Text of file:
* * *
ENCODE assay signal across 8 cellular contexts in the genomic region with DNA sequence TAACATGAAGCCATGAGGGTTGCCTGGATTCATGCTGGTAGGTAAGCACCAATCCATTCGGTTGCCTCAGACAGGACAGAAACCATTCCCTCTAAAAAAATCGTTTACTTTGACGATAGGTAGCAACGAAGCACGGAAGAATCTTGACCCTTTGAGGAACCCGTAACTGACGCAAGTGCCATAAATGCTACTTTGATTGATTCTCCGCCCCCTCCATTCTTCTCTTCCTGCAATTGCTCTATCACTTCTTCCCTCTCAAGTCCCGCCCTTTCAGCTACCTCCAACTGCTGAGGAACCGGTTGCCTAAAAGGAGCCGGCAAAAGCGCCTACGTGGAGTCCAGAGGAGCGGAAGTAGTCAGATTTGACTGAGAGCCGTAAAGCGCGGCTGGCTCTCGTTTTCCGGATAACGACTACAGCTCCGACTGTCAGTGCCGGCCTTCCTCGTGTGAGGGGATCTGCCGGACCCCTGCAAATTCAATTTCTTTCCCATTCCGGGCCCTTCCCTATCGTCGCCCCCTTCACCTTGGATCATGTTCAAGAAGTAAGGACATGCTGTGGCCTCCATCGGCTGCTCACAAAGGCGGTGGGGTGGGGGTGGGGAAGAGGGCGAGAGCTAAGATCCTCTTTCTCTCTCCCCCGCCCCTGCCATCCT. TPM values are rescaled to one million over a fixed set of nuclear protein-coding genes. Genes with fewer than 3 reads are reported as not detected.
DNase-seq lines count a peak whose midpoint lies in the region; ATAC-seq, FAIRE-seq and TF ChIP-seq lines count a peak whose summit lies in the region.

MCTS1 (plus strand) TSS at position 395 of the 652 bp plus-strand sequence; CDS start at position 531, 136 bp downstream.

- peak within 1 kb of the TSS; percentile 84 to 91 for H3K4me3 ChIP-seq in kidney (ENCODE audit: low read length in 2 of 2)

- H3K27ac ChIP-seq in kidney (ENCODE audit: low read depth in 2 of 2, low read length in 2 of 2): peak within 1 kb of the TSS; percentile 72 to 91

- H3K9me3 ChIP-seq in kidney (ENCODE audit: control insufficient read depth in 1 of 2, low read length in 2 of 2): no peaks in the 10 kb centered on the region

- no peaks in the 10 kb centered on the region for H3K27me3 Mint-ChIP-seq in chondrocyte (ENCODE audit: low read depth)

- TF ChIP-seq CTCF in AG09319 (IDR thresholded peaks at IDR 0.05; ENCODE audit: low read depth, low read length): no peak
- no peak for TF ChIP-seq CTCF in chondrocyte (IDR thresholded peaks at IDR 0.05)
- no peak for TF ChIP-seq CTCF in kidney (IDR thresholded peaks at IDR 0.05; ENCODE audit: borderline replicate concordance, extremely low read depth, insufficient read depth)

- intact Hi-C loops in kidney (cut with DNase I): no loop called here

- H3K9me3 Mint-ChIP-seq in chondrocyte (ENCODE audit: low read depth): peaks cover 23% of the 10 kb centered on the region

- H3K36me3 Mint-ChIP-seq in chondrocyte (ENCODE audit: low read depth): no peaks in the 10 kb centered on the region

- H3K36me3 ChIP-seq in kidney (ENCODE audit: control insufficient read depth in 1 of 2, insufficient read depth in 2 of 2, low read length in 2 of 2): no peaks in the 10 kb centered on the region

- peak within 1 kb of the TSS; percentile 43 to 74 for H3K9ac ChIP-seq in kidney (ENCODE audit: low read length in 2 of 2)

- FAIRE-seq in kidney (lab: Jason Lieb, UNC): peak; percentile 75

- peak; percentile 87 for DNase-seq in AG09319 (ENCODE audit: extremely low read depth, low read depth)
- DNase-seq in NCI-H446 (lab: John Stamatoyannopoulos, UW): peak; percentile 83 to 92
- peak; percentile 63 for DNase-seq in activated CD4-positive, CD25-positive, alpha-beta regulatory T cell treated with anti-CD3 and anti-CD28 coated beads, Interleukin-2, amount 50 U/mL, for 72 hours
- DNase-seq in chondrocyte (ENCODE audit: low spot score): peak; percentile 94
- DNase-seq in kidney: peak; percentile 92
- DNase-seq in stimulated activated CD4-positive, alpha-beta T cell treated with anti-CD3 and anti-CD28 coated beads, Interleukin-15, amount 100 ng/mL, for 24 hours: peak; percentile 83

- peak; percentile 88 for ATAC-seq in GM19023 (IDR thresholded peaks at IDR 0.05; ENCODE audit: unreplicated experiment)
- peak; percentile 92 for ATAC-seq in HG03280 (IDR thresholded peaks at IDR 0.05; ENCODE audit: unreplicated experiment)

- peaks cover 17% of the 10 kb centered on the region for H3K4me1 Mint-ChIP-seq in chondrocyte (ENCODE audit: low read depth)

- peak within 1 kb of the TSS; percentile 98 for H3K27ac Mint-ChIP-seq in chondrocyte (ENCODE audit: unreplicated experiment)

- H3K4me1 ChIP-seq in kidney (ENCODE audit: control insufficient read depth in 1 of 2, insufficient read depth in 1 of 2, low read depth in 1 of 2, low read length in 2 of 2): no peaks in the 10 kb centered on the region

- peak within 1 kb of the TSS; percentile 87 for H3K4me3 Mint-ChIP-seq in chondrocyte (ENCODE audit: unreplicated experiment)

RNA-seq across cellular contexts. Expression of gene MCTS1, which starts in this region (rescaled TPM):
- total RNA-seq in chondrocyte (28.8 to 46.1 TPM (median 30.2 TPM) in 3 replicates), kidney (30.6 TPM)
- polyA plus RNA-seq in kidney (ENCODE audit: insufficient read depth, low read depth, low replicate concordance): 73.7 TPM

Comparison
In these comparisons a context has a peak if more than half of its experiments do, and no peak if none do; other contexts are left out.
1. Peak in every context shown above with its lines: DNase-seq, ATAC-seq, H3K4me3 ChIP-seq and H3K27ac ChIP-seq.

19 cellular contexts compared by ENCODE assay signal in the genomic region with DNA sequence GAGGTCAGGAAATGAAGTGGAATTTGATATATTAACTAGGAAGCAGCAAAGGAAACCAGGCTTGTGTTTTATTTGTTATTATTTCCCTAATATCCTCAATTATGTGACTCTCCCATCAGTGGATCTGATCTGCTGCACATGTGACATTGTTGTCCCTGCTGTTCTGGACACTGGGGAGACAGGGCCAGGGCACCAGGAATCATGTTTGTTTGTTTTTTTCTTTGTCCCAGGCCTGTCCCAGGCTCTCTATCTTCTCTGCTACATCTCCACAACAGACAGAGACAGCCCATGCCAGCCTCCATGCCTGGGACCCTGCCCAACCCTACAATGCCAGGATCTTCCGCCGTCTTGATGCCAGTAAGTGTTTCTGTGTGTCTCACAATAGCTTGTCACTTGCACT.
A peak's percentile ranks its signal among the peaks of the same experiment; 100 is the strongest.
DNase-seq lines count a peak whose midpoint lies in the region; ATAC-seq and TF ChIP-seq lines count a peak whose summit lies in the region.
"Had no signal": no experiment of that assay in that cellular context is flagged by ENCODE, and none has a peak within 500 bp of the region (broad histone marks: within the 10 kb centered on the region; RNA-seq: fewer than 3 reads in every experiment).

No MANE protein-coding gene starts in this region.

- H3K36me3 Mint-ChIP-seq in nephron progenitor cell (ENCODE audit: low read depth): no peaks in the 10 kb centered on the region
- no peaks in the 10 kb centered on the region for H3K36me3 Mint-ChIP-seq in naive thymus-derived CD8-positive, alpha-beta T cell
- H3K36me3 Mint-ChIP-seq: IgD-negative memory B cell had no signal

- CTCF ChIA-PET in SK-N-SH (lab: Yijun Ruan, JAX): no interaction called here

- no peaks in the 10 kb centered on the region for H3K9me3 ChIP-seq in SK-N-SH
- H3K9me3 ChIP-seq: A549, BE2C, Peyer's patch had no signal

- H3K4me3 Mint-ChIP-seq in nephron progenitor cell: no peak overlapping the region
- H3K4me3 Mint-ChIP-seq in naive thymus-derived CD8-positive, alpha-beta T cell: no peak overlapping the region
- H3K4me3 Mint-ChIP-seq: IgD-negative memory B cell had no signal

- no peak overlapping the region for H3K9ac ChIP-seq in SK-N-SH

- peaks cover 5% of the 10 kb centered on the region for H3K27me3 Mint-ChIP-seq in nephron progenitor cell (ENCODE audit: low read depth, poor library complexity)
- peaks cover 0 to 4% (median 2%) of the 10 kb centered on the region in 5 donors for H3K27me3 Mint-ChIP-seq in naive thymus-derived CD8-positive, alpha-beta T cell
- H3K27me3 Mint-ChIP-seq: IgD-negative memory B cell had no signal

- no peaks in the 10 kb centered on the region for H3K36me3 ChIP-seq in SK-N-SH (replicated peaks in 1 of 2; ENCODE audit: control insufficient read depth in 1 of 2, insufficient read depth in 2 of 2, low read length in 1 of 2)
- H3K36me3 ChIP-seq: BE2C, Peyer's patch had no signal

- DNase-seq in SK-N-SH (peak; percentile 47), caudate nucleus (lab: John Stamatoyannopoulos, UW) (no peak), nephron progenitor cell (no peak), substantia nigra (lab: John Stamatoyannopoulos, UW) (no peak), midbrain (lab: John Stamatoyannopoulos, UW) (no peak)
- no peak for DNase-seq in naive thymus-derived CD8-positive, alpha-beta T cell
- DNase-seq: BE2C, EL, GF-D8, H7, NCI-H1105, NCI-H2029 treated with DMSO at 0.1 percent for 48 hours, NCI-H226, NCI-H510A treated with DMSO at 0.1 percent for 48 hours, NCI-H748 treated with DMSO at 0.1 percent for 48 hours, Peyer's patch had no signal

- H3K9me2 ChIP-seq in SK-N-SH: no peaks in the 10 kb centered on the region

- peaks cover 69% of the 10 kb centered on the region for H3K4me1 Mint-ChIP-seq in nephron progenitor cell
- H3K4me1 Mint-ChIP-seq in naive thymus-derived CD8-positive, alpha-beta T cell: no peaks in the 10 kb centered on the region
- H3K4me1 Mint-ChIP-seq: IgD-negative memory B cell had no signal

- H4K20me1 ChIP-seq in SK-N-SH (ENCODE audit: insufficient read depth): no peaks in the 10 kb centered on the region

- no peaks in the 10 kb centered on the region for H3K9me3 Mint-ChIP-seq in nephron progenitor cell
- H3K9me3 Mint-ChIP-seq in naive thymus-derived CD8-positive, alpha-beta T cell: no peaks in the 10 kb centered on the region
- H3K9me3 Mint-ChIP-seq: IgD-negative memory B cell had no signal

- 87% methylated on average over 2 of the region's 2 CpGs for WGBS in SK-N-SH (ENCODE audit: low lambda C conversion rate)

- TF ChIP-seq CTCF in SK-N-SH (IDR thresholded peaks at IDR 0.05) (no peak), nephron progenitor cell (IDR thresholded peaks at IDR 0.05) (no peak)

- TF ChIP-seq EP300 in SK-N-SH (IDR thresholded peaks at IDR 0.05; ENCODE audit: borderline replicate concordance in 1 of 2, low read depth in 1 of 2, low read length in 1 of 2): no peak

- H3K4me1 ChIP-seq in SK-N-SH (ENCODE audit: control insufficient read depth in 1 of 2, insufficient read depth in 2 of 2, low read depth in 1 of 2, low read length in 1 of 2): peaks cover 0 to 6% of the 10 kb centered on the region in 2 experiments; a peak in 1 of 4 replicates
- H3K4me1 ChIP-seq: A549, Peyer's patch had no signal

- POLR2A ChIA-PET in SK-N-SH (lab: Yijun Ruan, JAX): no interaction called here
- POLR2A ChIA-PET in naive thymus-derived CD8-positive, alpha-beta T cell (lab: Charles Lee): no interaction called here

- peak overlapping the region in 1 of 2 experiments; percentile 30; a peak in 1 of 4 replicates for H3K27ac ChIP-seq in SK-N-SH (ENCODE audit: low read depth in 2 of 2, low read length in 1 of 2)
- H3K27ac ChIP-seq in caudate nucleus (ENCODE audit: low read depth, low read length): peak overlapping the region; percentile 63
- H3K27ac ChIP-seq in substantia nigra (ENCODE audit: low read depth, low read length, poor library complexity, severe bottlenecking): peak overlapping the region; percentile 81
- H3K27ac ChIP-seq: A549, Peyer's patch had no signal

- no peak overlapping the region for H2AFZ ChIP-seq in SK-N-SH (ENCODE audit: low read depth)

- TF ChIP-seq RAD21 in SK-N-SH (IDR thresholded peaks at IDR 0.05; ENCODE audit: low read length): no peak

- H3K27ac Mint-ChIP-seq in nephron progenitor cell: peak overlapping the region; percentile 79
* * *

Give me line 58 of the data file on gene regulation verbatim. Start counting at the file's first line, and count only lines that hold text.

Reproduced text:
- H3K9me2 ChIP-seq in SK-N-SH: no peaks in the 10 kb centered on the region